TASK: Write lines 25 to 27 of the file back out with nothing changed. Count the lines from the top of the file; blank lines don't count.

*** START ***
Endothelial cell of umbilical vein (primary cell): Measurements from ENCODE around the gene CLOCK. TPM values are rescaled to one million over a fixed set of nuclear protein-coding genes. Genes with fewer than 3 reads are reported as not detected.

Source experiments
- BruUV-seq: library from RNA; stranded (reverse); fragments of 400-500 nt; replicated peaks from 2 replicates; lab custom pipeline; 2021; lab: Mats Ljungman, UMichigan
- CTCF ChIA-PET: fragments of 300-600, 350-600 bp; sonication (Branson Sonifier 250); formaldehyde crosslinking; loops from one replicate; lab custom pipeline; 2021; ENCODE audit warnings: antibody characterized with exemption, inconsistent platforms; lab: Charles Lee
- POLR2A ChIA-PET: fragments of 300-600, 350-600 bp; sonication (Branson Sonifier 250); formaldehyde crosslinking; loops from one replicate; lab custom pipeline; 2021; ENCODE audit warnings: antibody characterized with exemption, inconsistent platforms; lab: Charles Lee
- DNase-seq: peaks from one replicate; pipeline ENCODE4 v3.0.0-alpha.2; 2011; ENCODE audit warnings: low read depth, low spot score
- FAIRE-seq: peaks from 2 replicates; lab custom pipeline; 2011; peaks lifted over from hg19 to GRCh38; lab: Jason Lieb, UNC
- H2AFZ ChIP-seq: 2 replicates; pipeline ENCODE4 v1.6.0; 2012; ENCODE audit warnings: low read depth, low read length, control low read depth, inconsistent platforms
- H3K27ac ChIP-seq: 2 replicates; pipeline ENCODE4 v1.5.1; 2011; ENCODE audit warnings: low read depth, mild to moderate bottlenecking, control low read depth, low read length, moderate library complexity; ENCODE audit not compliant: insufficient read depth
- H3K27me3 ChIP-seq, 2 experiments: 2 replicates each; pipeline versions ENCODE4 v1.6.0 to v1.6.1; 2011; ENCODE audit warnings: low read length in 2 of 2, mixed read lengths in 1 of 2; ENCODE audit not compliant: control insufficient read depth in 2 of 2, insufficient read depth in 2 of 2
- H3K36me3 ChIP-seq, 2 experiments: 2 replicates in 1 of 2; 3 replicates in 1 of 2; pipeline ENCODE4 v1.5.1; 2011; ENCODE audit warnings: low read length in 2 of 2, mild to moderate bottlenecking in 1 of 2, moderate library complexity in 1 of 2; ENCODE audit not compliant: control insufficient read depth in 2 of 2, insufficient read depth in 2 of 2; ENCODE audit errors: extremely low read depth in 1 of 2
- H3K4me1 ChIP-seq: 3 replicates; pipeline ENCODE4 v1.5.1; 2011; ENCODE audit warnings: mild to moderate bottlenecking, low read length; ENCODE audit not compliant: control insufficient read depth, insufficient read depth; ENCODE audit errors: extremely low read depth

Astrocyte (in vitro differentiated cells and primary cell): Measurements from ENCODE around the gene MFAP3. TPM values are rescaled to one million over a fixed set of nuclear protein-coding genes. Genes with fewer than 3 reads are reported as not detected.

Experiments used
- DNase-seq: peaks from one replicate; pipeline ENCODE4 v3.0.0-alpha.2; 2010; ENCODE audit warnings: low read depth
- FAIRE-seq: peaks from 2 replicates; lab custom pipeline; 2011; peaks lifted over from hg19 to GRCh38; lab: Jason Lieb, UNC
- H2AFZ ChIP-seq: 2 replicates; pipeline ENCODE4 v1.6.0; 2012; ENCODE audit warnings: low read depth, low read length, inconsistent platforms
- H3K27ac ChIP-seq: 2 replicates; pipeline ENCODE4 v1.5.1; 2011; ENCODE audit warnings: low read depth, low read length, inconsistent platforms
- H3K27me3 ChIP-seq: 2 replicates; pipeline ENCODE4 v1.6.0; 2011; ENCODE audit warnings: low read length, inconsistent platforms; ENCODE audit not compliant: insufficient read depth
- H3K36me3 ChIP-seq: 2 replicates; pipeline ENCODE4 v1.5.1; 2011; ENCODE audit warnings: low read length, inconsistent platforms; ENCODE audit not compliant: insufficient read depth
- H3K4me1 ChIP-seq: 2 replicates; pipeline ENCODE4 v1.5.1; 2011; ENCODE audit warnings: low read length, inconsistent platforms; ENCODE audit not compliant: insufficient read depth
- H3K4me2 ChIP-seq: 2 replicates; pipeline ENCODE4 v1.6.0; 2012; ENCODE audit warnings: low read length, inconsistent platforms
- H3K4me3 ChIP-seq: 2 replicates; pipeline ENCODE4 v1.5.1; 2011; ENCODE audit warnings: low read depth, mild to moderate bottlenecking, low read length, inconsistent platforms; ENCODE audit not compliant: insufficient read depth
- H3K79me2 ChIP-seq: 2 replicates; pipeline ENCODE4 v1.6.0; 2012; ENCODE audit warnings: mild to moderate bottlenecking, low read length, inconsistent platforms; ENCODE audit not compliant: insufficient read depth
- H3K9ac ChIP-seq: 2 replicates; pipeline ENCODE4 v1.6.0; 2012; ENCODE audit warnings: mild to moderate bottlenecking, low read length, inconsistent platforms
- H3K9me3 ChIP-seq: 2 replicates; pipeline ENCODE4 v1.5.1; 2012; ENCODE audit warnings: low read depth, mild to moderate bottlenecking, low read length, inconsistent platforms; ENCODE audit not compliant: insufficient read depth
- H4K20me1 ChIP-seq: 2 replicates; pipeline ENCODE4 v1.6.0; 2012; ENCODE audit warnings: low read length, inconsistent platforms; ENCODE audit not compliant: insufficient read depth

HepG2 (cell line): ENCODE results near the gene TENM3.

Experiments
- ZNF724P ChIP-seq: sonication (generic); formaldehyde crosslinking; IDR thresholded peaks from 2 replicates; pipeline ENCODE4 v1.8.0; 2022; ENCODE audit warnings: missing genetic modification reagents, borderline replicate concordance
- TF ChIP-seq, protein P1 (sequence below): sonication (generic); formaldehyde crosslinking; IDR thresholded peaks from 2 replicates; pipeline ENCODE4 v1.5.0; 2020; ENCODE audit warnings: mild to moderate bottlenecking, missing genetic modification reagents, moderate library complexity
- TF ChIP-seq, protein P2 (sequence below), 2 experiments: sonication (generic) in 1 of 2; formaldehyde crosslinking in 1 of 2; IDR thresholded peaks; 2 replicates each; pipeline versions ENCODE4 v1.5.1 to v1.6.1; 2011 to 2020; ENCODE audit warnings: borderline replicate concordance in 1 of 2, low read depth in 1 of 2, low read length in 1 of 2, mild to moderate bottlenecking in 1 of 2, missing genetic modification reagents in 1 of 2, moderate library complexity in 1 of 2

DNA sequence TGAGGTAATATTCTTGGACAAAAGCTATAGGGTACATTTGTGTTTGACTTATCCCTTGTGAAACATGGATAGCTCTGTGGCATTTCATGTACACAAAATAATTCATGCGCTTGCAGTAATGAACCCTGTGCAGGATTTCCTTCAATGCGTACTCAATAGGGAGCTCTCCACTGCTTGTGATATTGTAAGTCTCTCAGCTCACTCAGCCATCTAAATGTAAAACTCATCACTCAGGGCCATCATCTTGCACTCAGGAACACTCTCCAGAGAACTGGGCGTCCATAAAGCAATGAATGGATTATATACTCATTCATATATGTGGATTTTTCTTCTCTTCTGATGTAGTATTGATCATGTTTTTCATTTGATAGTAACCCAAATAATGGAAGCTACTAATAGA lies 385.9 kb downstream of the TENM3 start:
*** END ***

- H3K9ac ChIP-seq: 2 replicates; pipeline ENCODE4 v1.6.0; 2012; ENCODE audit warnings: mild to moderate bottlenecking, low read length, inconsistent platforms
- H3K9me3 ChIP-seq: 2 replicates; pipeline ENCODE4 v1.5.1; 2012; ENCODE audit warnings: low read depth, mild to moderate bottlenecking, low read length, inconsistent platforms; ENCODE audit not compliant: insufficient read depth
- H4K20me1 ChIP-seq: 2 replicates; pipeline ENCODE4 v1.6.0; 2012; ENCODE audit warnings: low read length, inconsistent platforms; ENCODE audit not compliant: insufficient read depth